Some think Leviticus is a “boring” book, yet it springs to life with the masterful storytelling skills of Dr. Bill Creasy. Listen as he weaves the texture, tone, and color of daily Israelite life during this amazing period of biblical history. With its emphasis on personal holiness, atonement, and sacrifice for sins, Leviticus separates the Israelites from their surrounding culture, calling them to be holy, as God is holy.
Paul sends 1 Corinthians to the church at Corinth, and when they receive the epistle, they are livid! They immediately write back to Paul in very harsh terms (the letter from Corinth has been lost, but Paul alludes to it in 2 Corinthians), prompting Paul to get on board ship in Ephesus, sail to Corinth and address the church in person. It is not a pleasant visit. When Paul gets back to Ephesus he has second thoughts about his “short but painful visit”, and he writes 2 Corinthians to smooth things over.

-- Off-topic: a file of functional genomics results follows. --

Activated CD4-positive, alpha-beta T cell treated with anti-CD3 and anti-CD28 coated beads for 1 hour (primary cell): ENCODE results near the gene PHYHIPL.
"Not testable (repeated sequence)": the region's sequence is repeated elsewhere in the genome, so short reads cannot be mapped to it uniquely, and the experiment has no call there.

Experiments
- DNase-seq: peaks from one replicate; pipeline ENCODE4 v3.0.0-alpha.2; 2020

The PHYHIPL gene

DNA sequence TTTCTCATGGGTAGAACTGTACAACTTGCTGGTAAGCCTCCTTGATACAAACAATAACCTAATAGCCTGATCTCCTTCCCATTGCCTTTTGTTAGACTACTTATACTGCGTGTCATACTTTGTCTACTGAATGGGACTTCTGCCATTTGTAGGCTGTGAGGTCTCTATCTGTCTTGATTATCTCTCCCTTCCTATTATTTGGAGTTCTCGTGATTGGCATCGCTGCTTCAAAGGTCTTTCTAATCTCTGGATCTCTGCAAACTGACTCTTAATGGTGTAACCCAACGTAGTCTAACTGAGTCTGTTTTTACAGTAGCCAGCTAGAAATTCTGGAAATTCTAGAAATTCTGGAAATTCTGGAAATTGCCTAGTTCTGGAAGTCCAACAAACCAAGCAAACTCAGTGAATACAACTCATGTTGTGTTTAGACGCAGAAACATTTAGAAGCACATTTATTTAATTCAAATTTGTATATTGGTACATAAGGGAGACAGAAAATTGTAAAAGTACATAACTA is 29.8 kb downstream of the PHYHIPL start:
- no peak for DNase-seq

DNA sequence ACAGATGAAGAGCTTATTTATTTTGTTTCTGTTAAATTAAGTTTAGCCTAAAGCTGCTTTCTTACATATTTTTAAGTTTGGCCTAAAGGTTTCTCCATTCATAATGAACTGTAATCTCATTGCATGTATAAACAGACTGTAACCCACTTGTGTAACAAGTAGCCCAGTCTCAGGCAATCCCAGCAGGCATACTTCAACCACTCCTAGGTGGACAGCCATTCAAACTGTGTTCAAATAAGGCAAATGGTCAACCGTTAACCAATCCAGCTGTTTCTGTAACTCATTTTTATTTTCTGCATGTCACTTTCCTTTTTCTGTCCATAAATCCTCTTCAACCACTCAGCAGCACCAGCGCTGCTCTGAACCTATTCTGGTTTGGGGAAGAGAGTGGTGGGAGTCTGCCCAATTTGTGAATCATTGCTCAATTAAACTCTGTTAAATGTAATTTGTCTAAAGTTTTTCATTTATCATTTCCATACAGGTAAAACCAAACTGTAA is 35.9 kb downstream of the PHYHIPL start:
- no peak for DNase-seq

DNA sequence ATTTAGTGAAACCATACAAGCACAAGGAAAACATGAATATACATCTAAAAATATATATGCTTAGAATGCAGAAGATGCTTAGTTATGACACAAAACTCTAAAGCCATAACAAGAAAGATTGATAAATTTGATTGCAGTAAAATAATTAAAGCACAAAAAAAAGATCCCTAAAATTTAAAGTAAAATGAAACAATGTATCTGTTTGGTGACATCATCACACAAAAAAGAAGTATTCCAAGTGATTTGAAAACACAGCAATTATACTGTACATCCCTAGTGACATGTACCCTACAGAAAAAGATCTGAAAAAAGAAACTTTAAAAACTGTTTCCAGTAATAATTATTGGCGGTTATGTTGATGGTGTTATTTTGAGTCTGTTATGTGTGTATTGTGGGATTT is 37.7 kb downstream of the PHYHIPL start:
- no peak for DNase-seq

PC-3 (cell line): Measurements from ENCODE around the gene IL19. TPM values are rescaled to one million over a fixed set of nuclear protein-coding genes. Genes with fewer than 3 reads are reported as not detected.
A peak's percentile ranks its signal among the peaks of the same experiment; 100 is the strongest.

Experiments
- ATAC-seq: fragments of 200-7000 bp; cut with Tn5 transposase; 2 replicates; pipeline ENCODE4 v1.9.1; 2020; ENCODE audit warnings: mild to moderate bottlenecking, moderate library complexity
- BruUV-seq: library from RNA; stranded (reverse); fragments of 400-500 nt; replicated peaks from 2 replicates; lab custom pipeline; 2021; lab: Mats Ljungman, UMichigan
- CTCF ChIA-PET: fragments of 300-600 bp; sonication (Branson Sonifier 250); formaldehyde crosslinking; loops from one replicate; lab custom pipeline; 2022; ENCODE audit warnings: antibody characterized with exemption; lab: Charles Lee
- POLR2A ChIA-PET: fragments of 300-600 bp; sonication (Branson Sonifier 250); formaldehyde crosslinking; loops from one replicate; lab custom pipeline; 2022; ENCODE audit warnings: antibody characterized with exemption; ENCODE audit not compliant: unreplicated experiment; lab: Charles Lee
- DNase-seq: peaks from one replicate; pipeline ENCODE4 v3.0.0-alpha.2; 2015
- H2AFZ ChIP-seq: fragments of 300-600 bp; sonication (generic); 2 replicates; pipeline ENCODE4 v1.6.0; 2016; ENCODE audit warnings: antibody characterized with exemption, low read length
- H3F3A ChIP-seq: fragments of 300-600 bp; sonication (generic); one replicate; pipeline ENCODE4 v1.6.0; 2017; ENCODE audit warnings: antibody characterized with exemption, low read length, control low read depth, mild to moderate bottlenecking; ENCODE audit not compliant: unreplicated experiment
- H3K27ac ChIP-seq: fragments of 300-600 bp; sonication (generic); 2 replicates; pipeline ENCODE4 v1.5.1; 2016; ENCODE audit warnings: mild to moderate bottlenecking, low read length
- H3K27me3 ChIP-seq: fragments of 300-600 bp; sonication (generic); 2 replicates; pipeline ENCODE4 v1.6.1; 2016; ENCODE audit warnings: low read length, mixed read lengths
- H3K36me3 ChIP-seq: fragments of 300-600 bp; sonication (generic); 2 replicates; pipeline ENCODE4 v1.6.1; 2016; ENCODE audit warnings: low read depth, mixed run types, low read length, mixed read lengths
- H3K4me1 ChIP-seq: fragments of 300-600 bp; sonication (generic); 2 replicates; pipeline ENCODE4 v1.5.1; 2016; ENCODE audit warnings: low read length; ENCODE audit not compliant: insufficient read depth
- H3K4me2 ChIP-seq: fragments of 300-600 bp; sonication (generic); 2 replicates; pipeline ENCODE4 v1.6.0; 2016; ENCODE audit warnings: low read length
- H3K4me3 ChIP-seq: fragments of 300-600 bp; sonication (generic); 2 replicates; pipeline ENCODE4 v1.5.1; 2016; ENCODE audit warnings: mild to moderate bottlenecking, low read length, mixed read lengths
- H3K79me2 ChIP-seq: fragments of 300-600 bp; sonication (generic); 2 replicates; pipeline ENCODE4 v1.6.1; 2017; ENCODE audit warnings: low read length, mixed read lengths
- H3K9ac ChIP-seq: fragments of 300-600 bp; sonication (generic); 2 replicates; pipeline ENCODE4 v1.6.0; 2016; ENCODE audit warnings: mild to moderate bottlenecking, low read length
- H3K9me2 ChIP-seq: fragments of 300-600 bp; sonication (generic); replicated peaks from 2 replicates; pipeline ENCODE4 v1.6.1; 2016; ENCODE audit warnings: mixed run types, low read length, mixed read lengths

In 2 Chronicles we continue the 1 Chronicles narrative, tracing the fall of the southern kingdom of Judah and its exile into Babylon captivity. As God observes in 1 Chronicles, “Israel went into captivity because of its unfaithfulness.” This is a harrowing story of man’s willful disobedience and God’s righteous judgment.
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With Moses dead, Israel stands on the threshold of the Promised Land, looking to Joshua for leadership. Join Logos Bible Study as Dr. Bill Creasy takes us across the Jordan River and into the land of “milk and honey” in a brutal conquest - a campaign of extermination that raises profound moral and ethical questions in its day, as well as in ours.
Traditionally attributed to the apostle John, 1 John is a very personal discourse on a variety of topics by one who had an extraordinarily intimate relationship with Christ. In this epistle, John discusses the appeal and challenges of emerging Gnostic beliefs in the early Church and the impact such beliefs have on a believer’s view of salvation. Join Logos Bible Study’s Dr. Bill Creasy as we explore this intimate epistle.